Lebanon Businessnews News

Shutdown records high participation
Solidarity could influence Cabinet formation
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The Economic Bodies held a conference at the Chamber of Commerce, Industry and Agriculture, on September 4 to discuss the impact of economic shutdown they called for.

Solidarity was high across all sectors. Participants in the shutdown included traders’ associations in Jounieh, Beirut, Badaro, Chouf, Aley, Zahle, the North, and Tyr. Other participants included banks, and the Beirut Stock Exchange. Most large companies from the insurance and trade sectors did shut down most or part of the day. All professional associations have called for the shutdown but participation has been low among leisure and entertainment venues.

The Economic Bodies’ branch in Nabatieh (South Lebanon) didn’t join the strike. A few other associations, gas stations, hospitals, brokers, retail shops for instance those run by Aïshti, and food and beverage outlets did not participate either. Most malls such as ABC and City Mall closed till 4:00 p.m. “but cinemas were open for business as usual and didn’t participate,” said Isaac Fahed, Marketing Manager of Grand Cinemas. In addition, most resorts were open, like Eddeh Sands, and Pangea.

The call for businesses to shut down is part of a series of actions undertaken by the Economic Bodies since the beginning of the year to create a better environment for the economy.

“Our goal is not to obstruct national interests but rather to promote better productivity. Today’s action confirms that it is politicians’ duty to take the necessary measures. They have to agree on forming an effective Government,” said Adnan Kassar, President of the Economic Bodies.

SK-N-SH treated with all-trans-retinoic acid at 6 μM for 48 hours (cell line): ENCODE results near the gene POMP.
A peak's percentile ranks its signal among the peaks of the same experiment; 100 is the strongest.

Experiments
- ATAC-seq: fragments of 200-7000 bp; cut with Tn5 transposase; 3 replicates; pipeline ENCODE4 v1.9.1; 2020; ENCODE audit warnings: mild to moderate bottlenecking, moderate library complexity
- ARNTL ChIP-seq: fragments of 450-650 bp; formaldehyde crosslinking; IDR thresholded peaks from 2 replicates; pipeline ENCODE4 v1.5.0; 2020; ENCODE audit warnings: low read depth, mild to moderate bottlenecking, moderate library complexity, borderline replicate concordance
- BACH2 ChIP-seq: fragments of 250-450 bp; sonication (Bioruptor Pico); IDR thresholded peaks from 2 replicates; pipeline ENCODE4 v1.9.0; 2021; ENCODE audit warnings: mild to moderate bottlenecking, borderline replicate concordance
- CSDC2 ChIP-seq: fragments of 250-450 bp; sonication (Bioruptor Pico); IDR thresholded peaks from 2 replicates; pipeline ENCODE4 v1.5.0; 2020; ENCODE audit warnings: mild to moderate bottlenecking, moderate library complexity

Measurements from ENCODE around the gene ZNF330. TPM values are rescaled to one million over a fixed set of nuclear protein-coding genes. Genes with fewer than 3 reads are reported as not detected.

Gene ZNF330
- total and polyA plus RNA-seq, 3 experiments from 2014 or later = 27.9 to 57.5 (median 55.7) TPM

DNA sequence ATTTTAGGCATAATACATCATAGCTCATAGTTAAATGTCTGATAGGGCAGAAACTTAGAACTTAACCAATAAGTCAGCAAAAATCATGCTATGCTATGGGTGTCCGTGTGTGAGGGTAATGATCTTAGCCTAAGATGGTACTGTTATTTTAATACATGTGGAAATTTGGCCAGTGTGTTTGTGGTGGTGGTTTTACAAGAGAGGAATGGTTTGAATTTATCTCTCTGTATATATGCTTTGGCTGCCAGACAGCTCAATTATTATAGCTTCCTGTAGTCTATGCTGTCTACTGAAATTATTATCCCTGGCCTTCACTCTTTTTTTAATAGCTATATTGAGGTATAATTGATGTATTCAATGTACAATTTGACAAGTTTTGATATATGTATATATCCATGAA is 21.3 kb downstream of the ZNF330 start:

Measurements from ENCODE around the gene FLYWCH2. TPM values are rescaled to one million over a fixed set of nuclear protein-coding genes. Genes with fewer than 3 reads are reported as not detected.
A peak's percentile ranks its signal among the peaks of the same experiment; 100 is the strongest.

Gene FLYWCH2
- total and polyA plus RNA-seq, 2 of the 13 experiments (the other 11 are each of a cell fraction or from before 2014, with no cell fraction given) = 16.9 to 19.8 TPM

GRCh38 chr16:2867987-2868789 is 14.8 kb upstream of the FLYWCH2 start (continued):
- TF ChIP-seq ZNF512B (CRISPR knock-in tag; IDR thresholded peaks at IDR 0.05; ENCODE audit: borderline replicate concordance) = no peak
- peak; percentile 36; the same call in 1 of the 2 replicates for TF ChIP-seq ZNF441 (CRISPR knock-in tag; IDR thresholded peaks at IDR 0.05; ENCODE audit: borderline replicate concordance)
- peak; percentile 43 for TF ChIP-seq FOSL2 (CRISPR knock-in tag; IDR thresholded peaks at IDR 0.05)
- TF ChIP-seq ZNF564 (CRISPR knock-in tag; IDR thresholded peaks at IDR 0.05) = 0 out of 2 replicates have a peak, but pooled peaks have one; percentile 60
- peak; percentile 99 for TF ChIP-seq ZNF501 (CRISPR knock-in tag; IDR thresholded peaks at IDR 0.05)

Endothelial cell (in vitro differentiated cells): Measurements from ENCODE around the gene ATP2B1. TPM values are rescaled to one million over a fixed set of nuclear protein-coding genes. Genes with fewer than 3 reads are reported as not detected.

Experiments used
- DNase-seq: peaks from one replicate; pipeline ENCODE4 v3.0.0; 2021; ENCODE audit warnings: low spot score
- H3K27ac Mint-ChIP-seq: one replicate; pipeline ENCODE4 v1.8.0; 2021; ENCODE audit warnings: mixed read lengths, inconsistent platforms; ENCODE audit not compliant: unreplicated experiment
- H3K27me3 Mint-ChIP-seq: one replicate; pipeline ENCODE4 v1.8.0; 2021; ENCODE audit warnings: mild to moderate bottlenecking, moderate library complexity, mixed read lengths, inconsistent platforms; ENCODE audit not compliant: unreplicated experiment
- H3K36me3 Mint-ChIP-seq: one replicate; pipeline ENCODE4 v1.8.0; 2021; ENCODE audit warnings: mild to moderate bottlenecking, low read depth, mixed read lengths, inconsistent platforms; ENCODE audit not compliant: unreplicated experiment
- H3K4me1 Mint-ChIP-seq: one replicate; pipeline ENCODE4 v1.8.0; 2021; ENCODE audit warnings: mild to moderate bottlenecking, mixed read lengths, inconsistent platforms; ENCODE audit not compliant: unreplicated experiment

“The participation by malls and other commercial outlets that do not usually answer such calls was greatly appreciated,” said Fouad Zmokhol, President of the Lebanese Businessmen Association (RDCL).

Nicolas Chammas, Head of the Beirut Traders Association, said: “The cost of closing down for one day totals $75-$100 million across all sectors. We hope this will act as an incentive to restore political order and achieve an organized economy.”

“We will succeed if we follow up this move and force politicians to put the interests of the country before their own,” said Raphael Debbane, Chairman of Debbane Group.

Mohammad Choucair, President of Chamber of Commerce, Industry and Agriculture, said: “We are ready for dialogue in order to come up with solutions. We will continue our meetings with the economic bodies until we get a result.”

According to Neemat Frem, President of the Association of Lebanese Industrialists (ALI), “President Michel Sleiman assured that implementing the recommendations of the Baabda Declaration would provide the country with a safe haven far from conflict.”
Reported by Joelle Nassar
Date Posted: Sep 04, 2013
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